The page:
As the White House and Congress return to the familiar territory of deficit spending, they may also turn to a familiar remedy to stanch the bleeding: Medicare payment reductions.
Most healthcare lobbyists fear that President Bush's budget proposal, to be made public Feb. 4, will contain additional restraints on annual Medicare payment updates for hospitals and other providers beyond those called for by the Balanced Budget Act of 1997. Although there has been no indication from the Bush administration about its intentions for fiscal 2003, escalating budget deficits and healthcare cost inflation may combine to make clamping down on payment growth attractive.
The easiest way to do so would be to extend payment growth caps initially established under the five-year budget law, which is set to expire after fiscal 2003. Although providers won some relief in the past few years from some of the cuts, they had no success last year. And with healthcare costs beginning to spiral upward again and Medicare running a paper surplus, the temptation to use Medicare funds to keep the deficit lower may be overwhelming.
According to the Senate Budget Committee, the federal government will run a cumulative $772 billion deficit from 2002 to 2011 if the surpluses in the Medicare and Social Security trust funds aren't used to offset spending elsewhere.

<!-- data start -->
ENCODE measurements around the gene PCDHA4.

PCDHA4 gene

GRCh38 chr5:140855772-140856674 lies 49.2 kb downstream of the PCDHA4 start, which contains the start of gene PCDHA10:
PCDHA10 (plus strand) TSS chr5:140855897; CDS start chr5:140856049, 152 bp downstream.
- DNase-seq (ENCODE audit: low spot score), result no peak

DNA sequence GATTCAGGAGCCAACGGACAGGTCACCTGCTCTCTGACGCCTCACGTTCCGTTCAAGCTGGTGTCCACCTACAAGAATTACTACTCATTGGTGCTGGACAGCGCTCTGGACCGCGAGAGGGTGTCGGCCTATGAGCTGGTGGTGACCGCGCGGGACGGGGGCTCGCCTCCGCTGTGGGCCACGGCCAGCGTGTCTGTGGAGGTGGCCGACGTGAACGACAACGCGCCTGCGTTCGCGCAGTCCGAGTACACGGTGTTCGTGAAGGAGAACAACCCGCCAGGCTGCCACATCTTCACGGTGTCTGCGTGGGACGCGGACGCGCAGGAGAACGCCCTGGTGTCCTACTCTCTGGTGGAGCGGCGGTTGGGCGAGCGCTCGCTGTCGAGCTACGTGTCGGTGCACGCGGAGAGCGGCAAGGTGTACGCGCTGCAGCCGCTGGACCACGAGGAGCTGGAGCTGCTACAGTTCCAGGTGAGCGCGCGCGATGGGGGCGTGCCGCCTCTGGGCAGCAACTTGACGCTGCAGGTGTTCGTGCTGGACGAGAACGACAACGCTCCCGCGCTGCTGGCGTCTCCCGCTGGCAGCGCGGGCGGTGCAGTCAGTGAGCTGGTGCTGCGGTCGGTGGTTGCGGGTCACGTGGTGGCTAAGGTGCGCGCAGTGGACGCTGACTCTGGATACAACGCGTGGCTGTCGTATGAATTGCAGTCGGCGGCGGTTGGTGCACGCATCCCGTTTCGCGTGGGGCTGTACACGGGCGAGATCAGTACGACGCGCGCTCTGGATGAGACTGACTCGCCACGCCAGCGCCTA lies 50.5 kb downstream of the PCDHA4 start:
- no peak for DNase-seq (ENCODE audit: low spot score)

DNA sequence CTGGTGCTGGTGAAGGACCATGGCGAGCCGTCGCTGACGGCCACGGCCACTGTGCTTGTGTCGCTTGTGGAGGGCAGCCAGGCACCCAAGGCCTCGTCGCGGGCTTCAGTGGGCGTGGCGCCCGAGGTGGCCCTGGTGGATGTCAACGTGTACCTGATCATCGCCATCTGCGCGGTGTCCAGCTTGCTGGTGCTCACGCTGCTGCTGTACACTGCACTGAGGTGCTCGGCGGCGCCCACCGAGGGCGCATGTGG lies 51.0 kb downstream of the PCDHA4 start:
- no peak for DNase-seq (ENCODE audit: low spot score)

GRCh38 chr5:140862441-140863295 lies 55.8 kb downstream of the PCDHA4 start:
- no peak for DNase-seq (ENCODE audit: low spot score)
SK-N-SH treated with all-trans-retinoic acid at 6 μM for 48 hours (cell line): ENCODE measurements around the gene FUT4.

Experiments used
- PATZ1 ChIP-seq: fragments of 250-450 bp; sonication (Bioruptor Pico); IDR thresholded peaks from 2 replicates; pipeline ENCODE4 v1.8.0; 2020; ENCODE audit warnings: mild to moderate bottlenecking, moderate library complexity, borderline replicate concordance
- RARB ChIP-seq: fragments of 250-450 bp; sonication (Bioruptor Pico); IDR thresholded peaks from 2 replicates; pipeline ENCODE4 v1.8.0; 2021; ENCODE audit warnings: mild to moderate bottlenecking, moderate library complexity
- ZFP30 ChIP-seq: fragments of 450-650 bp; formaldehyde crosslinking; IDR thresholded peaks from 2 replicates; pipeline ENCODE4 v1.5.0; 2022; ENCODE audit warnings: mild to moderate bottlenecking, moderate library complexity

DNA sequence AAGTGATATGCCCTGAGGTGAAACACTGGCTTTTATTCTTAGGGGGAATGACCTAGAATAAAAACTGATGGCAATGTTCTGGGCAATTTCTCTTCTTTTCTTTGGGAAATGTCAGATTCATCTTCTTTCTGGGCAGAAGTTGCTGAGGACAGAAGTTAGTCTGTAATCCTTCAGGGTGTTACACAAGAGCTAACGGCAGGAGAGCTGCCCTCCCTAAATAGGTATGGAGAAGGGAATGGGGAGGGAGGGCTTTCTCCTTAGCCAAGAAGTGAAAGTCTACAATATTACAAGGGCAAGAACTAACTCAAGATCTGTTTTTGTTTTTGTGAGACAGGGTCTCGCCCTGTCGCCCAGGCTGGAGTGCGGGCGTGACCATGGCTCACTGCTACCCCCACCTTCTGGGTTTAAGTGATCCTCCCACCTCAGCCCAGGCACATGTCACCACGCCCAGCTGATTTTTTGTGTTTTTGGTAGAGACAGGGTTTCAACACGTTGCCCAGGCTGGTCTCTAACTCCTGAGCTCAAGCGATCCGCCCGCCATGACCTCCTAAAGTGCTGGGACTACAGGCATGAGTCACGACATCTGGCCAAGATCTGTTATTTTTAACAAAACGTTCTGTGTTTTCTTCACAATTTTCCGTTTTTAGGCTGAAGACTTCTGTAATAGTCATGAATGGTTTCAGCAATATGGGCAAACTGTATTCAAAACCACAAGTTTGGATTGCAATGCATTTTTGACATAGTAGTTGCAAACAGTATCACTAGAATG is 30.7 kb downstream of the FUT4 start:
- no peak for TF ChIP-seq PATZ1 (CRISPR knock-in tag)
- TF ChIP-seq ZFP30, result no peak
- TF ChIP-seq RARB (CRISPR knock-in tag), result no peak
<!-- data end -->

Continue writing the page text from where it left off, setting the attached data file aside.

Meanwhile, recently released data on healthcare cost inflation make hospitals a ripe target. The Centers for Medicare and Medicaid Services says hospitals are the drivers of healthcare cost inflation (Jan. 14, p. 12) while the Congressional Budget Office's monthly numbers show a 6.7% increase in Medicare expenditures for the first quarter of fiscal 2002.
"We're hopeful that there will be no further cuts for hospitals . . . but we'll have to wait to see," says Edward Goodman, vice president of public policy at the VHA hospital alliance.
Richard Pollack, executive vice president of the American Hospital Association, says the November congressional elections may make lawmakers reluctant to propose anything that might hurt hospitals.
"It is difficult for me to believe in an election year that anyone would want to be out there saying there should be cuts in the Medicare program and at the same time be pushing for an economic stimulus package and tax cuts," he says.
It would be a repeat of the early-year budget politics of the past. In years in which White House budget proposals have contained Medicare payment reductions, hospital groups often spend much of their political capital in Congress just battling to make sure the reductions don't become law, leaving little ground from which to fight for payment increases.
"At least at this point I'm optimistic we'll be able to prevent any cuts," says Charles "Chip" Kahn, president of the Federation of American Hospitals. "But I think it'll take some work."
On hospitals' side, however, are a couple of looming crises in Medicare. Because of how Medicare physician payments are calculated, doctors are suffering a 5.4% cut in their fees in fiscal 2002. Meanwhile, Medicare HMOs continue to exit the program, reducing beneficiaries' plan options in many markets across the country.
In addition, some oft-delayed payment cuts from the budget law-including a reduction in hospital teaching and disproportionate-share subsidies and a cut to home health rates-take effect this year without action by Congress.
Those factors and the approaching elections leave but a slight prospect of Medicare payment increases, Pollack says.